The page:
Managing & Reporting on Fund-Raising Campaign Progress, part 2 : Mid-Course Corrections & Problem Solving
Mid-Course Corrections and Problem Solving

(read part 1 here)

We track progress in a fund-raising campaign in order to identify problems in time to take corrective actions so that the goal stays within reach. If at any point in the campaign it begins to look as if the ability to achieve the goal is slipping away, then those managing the campaign must stop and take stock of the situation.

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Managing & Reporting Fund-Raising Campaign Progress, part 1: Organizing Teams & Reporting Meetings

Managing & Reporting  Fund-Raising Campaign Progress, part 1: Organizing Teams & Reporting Meetings

 

How do you keep a fund-raising campaign on track? By being well organized, constantly monitoring progress, and informing all campaign participants of that progress. The very reason for the pyramidal structure of a campaign committee is to simplify management. In the best of circumstances, the pyramid is constructed so that no person supervises more than five people. (To maintain this limit is why we sometimes add campaign and divisional co-chairs.)

The campaign pyramid

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Finance vs. Development

Finance vs. Development
Mixing Oil and Water and Making it Work in a Non-Profit Organization 

The receiving and the handling of donations made to non-profit organizations are simple to do, but very often poorly done. When that happens, a vital block is taken out of the foundation we strive to build in an effort to ensure donor loyalty for future gifts. Lost or misplaced checks and other communications from donors, late and erroneous recording of gift/pledge dates and amounts, delayed and otherwise neglected acknowledgments, spelling errors of donors’ names, etc., all lead to lost or upset donors. 

We can all agree that this critically important process must be done right. And it starts with the very first check or pledge from a donor when it arrives in the mail room. But in many non-profit organizations, there is a sharply divided opinion regarding just where those checks, pledges, and other donor communications should go next in order to ensure that all goes right with the receiving, posting, acknowledging, reporting, and banking process of donations. 

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Case Study: Our Clubhouse's management of simultaneous campaigns

Case Study: Our Clubhouse's management of simultaneous campaigns

Our Clubhouse.org has a dedication to improving the lives of cancer survivors that inspires me. They keep up a very active schedule of fundraising to pay for the services they offer to cancer survivors and their families. They started small, using FundRaiser Basic, and over the years have built momentum so that they now are running several events at once. Staying organized is a challenge, and they have done it by skillful use of special campaign management features in FundRaiser Software.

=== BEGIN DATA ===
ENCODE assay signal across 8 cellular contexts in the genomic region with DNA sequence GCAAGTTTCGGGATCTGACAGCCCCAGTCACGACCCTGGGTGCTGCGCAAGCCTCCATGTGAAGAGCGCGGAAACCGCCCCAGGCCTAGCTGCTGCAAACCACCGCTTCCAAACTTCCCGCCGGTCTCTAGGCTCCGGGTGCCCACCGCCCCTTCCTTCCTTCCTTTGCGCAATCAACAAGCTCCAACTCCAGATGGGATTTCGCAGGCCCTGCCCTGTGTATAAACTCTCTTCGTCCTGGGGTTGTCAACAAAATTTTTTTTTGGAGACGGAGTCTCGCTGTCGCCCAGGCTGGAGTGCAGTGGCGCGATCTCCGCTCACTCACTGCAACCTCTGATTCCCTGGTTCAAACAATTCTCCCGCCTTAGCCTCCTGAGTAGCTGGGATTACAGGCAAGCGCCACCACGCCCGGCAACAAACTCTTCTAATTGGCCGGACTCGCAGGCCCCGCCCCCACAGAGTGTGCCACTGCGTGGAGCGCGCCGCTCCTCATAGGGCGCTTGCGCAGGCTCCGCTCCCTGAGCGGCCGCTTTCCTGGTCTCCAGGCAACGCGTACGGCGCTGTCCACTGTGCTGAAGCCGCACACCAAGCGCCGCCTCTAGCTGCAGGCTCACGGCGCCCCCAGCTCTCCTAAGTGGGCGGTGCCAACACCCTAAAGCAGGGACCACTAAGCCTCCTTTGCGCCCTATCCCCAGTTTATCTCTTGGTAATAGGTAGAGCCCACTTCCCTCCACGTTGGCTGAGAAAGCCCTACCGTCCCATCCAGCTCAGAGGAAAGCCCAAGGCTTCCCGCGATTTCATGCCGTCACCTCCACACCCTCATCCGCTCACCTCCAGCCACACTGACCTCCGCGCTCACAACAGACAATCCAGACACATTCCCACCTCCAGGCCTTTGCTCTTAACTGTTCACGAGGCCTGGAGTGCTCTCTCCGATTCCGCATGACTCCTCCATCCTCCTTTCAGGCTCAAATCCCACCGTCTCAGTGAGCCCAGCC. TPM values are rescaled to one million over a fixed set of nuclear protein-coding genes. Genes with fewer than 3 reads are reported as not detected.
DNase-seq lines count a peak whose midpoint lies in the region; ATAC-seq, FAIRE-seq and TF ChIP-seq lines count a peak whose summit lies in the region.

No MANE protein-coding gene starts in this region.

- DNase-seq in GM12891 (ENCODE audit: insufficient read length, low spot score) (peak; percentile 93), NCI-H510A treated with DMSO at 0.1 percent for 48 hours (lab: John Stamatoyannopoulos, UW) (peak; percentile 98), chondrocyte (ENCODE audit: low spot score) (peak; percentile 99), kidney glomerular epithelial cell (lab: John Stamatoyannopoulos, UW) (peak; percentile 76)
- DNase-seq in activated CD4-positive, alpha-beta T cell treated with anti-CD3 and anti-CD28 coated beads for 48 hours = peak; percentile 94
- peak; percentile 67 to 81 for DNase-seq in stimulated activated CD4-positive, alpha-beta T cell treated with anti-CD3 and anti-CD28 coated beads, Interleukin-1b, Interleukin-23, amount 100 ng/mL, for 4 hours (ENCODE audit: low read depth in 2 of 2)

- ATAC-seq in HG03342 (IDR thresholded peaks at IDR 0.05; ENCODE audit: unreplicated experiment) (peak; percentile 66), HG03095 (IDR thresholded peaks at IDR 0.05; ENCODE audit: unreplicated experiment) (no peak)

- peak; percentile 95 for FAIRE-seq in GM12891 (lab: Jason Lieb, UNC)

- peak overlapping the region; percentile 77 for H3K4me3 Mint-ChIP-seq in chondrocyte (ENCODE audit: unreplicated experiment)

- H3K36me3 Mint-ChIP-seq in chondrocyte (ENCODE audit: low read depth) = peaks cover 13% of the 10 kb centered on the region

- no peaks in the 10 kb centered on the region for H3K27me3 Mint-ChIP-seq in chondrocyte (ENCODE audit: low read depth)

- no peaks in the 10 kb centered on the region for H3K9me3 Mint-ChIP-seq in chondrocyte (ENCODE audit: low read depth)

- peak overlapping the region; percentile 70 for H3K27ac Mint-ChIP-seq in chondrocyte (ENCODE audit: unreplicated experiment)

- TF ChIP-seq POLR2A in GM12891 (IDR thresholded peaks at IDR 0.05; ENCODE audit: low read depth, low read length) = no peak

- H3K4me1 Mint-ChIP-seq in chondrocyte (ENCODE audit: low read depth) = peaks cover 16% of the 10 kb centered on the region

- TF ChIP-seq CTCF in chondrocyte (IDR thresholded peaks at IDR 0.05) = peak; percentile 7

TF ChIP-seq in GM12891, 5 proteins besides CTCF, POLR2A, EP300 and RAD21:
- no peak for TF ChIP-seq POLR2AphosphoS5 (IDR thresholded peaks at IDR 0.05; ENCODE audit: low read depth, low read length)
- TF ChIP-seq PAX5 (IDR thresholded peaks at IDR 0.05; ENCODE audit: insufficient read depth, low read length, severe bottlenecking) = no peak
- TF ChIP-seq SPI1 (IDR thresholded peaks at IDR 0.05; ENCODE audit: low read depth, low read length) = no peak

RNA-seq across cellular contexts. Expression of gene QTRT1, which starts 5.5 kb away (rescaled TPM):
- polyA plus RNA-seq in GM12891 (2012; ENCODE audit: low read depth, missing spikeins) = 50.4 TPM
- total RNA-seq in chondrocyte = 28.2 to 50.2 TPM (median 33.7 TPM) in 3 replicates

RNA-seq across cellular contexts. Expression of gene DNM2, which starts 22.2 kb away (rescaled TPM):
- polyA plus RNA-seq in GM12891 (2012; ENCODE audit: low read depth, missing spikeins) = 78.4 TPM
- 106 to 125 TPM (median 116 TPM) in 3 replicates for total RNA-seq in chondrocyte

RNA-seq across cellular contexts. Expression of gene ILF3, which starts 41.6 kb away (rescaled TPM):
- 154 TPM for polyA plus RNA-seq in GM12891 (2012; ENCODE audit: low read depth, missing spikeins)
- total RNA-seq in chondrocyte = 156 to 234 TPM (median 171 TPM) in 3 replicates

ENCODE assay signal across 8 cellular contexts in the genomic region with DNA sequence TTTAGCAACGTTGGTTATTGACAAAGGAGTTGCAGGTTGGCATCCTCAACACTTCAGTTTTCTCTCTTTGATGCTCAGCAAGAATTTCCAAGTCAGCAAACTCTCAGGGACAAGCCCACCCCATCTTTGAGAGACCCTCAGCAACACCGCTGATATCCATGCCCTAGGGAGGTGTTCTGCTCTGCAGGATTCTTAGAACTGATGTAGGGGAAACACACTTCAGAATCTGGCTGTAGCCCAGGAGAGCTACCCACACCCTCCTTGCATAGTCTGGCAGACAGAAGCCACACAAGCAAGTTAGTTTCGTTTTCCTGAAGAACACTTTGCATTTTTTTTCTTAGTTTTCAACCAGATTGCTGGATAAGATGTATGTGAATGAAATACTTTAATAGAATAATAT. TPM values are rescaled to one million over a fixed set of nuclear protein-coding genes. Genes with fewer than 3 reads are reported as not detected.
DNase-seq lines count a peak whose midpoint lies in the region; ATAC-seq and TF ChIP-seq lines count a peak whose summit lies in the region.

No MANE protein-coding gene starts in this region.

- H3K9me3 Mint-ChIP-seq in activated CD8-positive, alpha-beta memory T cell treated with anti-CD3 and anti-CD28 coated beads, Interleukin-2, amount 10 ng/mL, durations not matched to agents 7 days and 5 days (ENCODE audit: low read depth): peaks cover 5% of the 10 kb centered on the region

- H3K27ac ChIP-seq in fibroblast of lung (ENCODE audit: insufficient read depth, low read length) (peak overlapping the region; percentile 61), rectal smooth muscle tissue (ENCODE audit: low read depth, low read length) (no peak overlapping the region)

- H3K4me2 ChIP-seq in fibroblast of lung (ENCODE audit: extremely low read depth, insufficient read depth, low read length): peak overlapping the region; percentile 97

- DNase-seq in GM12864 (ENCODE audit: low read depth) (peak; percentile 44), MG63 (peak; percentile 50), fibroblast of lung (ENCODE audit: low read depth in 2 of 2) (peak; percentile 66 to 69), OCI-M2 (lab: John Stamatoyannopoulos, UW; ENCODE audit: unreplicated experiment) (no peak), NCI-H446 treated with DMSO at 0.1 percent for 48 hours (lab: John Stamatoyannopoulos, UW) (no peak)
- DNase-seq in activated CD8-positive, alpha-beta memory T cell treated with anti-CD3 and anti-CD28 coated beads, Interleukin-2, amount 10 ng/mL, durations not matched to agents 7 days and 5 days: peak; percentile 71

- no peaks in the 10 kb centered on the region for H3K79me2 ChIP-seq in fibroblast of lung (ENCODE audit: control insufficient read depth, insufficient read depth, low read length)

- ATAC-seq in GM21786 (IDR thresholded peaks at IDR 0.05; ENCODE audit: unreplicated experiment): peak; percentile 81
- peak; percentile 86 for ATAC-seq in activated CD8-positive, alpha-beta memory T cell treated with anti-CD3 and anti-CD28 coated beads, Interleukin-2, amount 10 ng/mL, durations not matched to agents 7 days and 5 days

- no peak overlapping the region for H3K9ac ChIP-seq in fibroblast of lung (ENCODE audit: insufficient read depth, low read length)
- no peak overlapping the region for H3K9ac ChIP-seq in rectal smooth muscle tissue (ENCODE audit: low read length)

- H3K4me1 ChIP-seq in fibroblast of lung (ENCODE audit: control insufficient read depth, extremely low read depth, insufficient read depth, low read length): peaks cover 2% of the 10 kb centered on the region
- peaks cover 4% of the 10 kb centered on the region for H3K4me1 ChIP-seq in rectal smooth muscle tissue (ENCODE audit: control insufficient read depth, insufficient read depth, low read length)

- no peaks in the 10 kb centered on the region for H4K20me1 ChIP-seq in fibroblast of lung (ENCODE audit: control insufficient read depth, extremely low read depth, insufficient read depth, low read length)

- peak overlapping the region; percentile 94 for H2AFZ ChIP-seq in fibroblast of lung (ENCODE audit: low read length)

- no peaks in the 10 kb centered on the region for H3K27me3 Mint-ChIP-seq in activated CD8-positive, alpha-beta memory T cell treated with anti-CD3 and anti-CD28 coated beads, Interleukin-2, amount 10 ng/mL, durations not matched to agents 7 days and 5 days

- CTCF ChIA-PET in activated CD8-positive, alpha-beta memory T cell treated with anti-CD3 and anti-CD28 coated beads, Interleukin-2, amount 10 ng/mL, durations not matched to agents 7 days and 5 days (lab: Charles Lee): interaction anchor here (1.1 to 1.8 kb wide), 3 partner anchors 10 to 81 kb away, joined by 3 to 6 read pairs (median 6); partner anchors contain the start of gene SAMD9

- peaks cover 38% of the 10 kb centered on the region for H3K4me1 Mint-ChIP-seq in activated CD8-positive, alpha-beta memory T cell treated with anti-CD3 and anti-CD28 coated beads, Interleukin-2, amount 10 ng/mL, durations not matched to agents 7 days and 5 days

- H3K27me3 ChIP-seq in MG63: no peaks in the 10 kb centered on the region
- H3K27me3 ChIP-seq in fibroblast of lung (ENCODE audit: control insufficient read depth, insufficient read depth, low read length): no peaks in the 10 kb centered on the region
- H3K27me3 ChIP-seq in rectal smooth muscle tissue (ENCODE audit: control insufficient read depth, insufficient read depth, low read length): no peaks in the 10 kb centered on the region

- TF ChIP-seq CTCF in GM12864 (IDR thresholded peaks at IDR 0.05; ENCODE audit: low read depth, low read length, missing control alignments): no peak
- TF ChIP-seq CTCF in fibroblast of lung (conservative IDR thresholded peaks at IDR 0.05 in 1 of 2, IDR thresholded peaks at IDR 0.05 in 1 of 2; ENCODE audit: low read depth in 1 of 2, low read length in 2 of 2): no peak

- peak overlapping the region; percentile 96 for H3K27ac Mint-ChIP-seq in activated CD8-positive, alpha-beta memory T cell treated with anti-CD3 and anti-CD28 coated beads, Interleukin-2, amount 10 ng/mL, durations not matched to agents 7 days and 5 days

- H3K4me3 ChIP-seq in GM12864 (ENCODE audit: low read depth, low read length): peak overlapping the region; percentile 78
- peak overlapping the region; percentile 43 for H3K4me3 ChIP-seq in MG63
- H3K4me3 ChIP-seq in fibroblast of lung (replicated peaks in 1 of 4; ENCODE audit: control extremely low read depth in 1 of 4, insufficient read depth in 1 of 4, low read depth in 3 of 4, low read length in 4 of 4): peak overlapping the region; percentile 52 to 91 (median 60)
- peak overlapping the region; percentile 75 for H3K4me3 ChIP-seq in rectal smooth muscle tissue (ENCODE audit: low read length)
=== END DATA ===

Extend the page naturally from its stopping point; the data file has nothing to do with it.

Using the Campaign Management Console is straightforward, and in doing so, Gilda’s Club of Western PA is able to easily view campaign ROI, and make adjustments as needed to their campaigns. Debra Markovich, Executive Assistant at Gilda’s Club Western Pennsylvania uses FundRaiser Professional on a daily basis and explains how they stay organized while running several simulaneous events:

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Asking for the Money: "If you don't ask, you don't get" -- Part 2 Meeting with donors for a Big Ask

Asking for the Money: "If you don't ask, you don't get" -- Part 2 Meeting with donors for a Big Ask

read part 1 Preparing for the ASK

The Opening: How It’s Handled Will Determine Its Outcome

The first meeting should not take place in a public space such as a restaurant with its distractions and interruptions. Solicitors should begin by talking with prospects about professional and personal interests, mutual friends and acquaintances, places and times where their lives may have crossed. However, solicitors should not forget why they are there. Quickly, but naturally, discussion of the campaign should be worked into the conversation. Solicitors should mention their own personal involvement and commitment to the organization as a way of explaining why it is of such great value to the community. They must convey how important the current fund-raising campaign is to the organization’s future. When appropriate, a tour of the organization’s facilities and the opportunity to meet others involved with the organization should be offered. Finally, solicitors should ask prospects to consider supporting the organization by making a pledge in the suggested amount.

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Asking for the Money: "If you don't ask, you don't get" -- Part 1 Preparing for the ASK

Asking for the Money: "If you don't ask, you don't get" -- Part 1 Preparing for the ASK

Generally, the first step in asking prospects to make a donation is to send them a letter. This is true no matter the type of campaign or potential size of gift. In the small-gifts division of an annual campaign the letter may be the only step, although I would recommend having it followed up by a telephone call, if at all possible. Even in door-to-door solicitations, a letter should be sent first announcing the date of, reason for, and, in most cases, the suggested amount of the request. In the case of larger gifts, the letter announces that a solicitor will be calling for an appointment. We refer to this kind of letter as the proposal letter because it proposes that the prospect become a donor to an organization.

Proposal letters are usually signed either by the solicitor or by the campaign chair. In the case of the latter, the status and power of the chair are lent to what is essentially a request of the prospect to meet with a solicitor. If signed by the chair, you can also be sure the letters all went out by a specific time. This also forces solicitors to act by the time the letter says they will be calling for an appointment. However, not every solicitor will be able to make the initial calls in the same time frame. One or more solicitors may be out of town when the letter hits. Consequently, there is less likelihood of being in error as to when solicitors will be calling if the timing of proposal letters is left in the hands of the solicitors.